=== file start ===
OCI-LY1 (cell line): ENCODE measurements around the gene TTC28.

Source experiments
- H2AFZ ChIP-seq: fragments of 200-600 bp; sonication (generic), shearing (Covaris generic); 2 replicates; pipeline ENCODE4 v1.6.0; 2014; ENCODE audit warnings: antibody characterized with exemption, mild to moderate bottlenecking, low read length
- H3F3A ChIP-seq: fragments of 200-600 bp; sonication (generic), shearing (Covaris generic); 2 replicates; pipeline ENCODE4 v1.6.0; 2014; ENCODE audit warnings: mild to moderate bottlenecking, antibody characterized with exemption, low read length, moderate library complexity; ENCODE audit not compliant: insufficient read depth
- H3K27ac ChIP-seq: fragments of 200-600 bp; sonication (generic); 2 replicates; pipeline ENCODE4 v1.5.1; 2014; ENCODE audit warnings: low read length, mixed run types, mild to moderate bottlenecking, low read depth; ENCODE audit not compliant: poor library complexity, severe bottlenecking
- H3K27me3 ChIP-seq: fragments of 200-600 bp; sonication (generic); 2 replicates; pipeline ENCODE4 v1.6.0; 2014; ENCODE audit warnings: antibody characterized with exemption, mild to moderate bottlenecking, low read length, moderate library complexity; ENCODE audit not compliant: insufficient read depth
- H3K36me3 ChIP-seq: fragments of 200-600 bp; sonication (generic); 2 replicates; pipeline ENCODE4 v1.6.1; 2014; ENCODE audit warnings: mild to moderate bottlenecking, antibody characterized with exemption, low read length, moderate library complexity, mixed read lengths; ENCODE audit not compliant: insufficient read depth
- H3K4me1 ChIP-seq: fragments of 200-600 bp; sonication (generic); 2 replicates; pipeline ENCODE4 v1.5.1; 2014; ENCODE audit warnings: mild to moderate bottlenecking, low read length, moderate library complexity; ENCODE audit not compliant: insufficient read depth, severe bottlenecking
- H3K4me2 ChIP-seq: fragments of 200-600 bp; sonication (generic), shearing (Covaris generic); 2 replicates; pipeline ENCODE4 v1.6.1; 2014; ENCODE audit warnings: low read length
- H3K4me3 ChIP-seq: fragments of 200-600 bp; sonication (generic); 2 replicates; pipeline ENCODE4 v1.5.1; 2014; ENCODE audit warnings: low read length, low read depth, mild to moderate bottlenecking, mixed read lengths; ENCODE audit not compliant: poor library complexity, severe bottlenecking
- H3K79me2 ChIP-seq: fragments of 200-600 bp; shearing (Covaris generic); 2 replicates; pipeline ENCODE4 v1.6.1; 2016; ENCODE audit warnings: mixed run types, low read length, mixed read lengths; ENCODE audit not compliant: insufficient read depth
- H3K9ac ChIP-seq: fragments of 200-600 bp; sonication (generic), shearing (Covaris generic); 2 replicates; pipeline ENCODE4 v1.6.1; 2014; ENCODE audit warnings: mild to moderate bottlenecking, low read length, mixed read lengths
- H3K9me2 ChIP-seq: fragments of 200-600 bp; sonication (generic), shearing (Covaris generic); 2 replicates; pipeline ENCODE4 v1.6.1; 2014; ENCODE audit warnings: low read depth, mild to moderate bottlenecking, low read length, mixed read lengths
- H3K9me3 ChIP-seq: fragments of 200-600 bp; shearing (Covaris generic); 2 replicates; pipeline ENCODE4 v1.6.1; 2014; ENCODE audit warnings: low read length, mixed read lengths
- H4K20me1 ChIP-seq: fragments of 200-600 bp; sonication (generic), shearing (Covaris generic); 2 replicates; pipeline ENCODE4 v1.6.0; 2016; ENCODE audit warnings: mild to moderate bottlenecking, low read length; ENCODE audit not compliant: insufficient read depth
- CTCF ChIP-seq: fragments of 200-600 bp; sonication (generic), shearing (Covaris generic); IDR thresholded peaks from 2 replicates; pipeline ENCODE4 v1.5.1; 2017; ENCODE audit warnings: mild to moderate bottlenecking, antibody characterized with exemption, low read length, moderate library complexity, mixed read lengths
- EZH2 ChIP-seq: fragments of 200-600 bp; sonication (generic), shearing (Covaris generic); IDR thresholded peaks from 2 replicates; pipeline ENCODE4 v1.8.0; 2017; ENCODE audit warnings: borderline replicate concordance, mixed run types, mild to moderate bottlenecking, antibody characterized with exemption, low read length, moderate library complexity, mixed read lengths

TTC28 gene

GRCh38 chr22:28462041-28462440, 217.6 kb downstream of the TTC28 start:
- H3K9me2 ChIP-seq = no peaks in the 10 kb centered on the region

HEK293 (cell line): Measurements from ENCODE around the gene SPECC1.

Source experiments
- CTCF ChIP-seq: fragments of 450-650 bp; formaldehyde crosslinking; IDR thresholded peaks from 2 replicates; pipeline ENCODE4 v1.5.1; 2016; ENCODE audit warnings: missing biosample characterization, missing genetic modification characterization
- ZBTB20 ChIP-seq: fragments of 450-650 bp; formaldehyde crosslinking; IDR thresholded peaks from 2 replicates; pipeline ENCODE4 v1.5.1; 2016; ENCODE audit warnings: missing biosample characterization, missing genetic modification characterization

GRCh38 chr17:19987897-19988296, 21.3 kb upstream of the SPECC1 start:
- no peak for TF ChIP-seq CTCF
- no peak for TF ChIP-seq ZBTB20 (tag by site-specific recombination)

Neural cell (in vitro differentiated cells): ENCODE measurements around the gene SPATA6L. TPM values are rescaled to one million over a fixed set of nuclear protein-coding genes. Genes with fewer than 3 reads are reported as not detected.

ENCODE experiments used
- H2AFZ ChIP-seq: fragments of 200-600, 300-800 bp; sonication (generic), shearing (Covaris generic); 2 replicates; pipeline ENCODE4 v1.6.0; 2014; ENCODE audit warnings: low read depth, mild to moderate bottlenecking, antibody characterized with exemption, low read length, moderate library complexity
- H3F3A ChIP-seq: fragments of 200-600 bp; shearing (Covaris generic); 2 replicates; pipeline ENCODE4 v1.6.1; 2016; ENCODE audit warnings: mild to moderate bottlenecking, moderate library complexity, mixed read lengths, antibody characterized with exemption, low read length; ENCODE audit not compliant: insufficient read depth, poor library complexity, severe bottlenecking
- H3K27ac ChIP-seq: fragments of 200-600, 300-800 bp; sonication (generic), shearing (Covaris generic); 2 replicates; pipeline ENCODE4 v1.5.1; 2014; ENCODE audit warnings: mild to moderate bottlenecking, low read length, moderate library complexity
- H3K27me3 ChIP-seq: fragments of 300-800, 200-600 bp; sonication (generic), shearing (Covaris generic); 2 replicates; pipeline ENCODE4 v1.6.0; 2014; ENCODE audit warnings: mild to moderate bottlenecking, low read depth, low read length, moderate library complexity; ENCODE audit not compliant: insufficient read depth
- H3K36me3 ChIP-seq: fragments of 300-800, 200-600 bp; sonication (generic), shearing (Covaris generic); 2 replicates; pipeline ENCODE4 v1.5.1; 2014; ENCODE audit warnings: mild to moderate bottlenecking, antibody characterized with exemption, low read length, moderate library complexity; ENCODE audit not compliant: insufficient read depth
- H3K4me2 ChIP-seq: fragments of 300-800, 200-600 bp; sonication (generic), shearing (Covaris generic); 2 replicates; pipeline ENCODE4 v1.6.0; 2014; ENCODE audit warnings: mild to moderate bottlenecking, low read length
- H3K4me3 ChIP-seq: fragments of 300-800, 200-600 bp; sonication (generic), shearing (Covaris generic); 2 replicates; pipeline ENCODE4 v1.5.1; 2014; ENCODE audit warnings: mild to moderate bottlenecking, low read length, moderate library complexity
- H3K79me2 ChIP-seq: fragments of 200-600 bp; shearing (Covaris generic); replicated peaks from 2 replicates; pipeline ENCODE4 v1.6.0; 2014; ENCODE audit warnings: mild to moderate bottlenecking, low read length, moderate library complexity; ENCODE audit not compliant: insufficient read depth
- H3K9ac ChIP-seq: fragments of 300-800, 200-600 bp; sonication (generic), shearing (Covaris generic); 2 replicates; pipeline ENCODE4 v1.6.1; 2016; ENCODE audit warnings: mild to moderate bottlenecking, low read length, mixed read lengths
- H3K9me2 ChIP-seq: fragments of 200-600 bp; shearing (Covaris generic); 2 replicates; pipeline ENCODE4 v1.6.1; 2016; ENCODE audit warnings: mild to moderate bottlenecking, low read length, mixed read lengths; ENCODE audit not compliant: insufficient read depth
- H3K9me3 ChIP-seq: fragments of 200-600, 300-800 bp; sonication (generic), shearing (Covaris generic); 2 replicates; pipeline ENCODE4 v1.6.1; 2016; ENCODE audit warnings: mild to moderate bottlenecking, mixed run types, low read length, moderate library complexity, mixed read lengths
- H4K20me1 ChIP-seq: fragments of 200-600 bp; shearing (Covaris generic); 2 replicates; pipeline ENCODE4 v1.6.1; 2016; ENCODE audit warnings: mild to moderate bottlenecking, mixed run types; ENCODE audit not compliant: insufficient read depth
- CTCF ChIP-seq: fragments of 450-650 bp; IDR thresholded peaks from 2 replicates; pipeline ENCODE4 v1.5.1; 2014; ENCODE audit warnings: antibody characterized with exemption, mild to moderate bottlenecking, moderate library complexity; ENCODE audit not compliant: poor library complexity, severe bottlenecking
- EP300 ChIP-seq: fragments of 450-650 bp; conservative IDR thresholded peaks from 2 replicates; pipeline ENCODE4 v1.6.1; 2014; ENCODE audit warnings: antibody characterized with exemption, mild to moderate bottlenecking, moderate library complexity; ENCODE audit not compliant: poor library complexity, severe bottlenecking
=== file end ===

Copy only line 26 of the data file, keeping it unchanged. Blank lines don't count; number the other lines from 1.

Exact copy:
- no peak for TF ChIP-seq CTCF